Adjacent is the Scottish Storytelling Centre, which is steeped in Scottish culture and puts on excellent events for all ages
Found on the Royal Mile, John Knox House dates from around 1490, making it the oldest surviving tenement in Edinburgh. It earned its named by virtue of the fact that John Knox, the Protestant reformer, is reputed to have lived there between 1561 and 1572. John Knox House is thus strongly associated with one of the most turbulent moments in Scottish History: The Scottish Reformation.
Now owned by the Church of Scotland, the first two floors are a museum about John Knox, the evolution of the Protestant faith and the conflict between John Knox and the Roman Catholic Mary, Queen of Scots. If you don’t know the history already, this is a great place to start, along with a trip to St Giles’ Cathedral. But even if you do know the history, the detail here is sure to flesh out your knowledge.
On the second floor is the Oak Room with its hand-carved and painted wood ceiling, depicting some curious scenes (try and find the devil — he’s there somewhere). Soberly decorated, the apartment remains much as John Knox would have known it. You can almost see him scratching away with his quill in the corner, tongue out the side of his mouth, writing his fire and brimstone sermons.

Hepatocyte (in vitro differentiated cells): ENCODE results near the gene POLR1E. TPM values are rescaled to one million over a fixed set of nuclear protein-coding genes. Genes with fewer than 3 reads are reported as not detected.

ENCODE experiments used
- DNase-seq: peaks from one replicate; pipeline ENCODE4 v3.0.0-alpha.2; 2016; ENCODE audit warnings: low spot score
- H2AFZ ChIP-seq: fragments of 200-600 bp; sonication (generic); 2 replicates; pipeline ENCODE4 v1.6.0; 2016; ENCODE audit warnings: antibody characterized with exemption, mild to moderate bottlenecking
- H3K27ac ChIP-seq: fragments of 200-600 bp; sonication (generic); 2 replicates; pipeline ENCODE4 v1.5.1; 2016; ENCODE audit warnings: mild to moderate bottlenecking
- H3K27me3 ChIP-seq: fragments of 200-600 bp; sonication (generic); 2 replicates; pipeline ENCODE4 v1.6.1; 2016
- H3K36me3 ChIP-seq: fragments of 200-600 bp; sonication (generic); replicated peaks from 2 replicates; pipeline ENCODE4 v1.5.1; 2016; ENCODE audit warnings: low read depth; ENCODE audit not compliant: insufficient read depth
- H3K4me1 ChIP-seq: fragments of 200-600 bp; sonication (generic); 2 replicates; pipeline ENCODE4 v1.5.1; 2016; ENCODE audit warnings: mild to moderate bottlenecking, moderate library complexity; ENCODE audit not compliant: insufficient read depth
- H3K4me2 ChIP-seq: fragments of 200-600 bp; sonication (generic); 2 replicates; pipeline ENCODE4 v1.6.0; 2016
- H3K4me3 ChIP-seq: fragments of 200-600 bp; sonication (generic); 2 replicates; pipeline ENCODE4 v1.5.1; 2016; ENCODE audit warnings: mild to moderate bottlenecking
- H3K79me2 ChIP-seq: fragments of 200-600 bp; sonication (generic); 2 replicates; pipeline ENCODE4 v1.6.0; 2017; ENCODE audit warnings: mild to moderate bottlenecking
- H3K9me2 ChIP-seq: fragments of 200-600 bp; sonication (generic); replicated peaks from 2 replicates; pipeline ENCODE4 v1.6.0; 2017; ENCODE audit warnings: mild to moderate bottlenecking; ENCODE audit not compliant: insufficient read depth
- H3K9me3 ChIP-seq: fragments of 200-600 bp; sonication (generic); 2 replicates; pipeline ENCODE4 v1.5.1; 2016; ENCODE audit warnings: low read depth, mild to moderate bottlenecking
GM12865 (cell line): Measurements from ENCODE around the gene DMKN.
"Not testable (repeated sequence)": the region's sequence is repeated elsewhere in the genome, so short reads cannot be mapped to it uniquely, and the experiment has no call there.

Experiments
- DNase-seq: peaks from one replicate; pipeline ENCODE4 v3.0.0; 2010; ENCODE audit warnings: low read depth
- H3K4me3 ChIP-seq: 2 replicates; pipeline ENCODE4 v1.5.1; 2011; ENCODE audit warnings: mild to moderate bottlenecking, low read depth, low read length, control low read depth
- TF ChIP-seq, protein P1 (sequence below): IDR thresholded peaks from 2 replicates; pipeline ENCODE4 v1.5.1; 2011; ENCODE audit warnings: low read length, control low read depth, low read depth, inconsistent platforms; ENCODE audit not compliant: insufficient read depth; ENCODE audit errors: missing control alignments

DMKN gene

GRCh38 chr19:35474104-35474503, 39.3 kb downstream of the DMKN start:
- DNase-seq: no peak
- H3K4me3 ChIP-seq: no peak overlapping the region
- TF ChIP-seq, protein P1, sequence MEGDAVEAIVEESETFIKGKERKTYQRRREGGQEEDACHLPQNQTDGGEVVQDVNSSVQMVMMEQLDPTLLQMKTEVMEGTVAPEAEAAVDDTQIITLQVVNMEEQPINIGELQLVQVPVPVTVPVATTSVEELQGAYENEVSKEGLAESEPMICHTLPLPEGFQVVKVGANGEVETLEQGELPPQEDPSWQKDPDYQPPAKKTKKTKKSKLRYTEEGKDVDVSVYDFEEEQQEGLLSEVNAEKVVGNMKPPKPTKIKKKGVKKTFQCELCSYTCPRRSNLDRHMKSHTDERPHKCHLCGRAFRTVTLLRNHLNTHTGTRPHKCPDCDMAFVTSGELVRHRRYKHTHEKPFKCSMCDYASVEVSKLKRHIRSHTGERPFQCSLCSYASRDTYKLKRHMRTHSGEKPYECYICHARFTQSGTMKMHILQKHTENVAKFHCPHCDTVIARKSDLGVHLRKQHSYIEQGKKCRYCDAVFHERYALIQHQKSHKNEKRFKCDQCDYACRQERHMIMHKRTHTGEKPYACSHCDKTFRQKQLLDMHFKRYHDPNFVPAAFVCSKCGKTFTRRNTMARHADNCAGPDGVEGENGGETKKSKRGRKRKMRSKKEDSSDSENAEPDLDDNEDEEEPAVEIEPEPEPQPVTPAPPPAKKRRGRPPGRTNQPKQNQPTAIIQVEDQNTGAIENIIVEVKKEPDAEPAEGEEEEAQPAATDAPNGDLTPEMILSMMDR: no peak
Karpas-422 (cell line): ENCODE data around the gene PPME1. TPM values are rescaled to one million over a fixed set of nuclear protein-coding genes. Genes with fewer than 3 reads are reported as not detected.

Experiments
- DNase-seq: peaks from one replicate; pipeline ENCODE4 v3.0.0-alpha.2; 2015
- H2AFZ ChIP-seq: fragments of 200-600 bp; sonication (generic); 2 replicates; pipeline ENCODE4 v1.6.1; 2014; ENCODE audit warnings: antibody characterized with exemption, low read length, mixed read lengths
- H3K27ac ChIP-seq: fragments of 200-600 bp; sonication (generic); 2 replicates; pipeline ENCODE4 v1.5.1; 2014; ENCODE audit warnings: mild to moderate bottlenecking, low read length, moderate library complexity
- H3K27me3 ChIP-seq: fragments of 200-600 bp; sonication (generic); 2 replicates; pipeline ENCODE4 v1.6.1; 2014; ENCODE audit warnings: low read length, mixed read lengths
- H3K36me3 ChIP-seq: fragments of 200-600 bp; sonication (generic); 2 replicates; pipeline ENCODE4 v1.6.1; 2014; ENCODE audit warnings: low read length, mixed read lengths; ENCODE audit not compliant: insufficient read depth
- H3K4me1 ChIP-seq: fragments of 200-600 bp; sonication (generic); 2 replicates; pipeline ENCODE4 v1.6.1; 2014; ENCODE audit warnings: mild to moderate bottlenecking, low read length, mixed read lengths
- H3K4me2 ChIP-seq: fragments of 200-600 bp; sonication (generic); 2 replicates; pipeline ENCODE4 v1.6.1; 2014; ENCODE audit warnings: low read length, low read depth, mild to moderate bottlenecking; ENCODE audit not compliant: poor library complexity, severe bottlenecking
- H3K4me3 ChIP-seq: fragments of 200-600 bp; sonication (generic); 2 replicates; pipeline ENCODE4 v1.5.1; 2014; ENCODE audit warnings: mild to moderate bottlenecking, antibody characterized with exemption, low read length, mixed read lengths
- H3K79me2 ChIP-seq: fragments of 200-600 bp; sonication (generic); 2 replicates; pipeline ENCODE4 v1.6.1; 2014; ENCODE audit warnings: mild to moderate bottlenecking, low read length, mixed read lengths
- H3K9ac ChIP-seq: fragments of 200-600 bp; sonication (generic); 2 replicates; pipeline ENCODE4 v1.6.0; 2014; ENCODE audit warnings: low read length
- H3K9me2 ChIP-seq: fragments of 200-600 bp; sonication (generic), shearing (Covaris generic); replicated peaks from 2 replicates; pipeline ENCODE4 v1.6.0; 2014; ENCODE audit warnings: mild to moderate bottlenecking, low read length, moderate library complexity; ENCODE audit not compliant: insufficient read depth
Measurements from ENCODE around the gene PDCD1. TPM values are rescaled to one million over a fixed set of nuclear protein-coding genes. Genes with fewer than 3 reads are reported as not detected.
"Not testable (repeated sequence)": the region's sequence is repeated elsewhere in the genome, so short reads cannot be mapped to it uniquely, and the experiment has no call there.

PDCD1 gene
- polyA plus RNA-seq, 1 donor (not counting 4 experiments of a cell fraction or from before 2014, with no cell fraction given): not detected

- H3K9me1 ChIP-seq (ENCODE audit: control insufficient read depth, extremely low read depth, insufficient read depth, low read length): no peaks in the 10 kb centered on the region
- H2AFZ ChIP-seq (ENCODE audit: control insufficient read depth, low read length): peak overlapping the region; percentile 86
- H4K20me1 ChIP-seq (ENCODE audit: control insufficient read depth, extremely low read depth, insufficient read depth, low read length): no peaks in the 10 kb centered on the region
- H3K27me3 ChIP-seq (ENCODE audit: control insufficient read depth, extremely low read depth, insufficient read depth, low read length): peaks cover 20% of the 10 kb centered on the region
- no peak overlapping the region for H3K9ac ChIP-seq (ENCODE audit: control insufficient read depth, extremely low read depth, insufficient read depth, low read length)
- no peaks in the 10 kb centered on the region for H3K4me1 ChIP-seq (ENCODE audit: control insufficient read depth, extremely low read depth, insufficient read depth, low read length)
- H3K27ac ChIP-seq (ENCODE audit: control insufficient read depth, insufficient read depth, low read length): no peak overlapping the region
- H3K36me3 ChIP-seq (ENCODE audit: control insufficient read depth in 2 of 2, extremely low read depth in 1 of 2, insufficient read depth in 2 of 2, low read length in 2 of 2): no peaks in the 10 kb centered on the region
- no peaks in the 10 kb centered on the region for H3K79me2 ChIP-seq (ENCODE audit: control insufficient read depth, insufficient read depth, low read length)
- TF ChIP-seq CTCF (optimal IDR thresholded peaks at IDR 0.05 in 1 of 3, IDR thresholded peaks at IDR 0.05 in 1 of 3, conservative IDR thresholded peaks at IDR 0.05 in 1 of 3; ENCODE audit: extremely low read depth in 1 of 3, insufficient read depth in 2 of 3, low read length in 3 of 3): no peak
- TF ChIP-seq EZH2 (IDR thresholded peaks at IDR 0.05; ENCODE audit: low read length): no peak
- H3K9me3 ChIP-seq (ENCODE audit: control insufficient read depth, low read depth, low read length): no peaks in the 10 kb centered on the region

John Knox House has been home to both royalists and reformers. James Mosman, goldsmith to Mary, Queen of Scots, lived in this building during the 1550s. He was devoted to Queen Mary and was one of the “Queen’s Men” who seized Edinburgh castle in a bid to restore her to the throne after her forced abdication. He was hung, drawn and quartered for his troubles.
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